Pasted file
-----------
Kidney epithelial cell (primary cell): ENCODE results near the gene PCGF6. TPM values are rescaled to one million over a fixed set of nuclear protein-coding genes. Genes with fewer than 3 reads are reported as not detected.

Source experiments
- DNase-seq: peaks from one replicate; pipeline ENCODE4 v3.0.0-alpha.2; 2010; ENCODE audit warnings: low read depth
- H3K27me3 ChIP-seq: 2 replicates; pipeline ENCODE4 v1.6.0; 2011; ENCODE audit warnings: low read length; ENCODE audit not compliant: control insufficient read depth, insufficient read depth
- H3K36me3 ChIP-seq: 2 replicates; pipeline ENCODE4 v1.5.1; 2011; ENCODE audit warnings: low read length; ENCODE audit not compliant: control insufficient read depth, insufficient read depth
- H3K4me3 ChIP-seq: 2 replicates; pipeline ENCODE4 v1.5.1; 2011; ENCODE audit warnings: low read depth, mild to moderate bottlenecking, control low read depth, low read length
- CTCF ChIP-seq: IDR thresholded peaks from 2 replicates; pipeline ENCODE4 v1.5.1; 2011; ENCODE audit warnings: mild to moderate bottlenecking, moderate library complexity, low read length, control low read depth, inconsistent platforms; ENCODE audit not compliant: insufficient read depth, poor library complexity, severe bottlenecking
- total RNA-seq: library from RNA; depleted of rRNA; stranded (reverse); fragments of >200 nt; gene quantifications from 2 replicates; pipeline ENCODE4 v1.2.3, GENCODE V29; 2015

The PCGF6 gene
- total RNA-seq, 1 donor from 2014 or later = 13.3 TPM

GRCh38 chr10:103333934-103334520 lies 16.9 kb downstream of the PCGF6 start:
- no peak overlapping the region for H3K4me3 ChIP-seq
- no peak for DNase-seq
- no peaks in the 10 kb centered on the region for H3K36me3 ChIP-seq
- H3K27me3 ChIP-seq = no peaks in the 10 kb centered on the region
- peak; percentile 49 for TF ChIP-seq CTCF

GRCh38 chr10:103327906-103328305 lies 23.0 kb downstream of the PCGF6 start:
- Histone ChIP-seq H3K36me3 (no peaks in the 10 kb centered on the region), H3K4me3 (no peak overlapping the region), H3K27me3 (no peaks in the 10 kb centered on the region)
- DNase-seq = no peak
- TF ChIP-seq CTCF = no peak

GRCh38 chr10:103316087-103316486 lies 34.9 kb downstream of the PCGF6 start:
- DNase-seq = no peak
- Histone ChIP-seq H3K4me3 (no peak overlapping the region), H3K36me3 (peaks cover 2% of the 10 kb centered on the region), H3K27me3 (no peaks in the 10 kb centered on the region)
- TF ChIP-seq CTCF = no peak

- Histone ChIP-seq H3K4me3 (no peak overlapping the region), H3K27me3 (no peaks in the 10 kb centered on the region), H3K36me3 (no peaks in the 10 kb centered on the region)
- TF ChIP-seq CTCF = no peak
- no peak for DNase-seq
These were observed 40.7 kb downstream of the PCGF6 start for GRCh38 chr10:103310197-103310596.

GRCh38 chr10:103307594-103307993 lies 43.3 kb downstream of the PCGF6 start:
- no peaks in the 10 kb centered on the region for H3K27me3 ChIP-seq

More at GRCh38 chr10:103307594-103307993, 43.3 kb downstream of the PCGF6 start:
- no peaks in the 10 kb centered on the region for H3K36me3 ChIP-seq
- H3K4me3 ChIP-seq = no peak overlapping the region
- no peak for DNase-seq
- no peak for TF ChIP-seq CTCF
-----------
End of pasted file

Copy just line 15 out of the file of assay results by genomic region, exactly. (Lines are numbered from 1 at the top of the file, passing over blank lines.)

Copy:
- H3K27me3 ChIP-seq = no peaks in the 10 kb centered on the region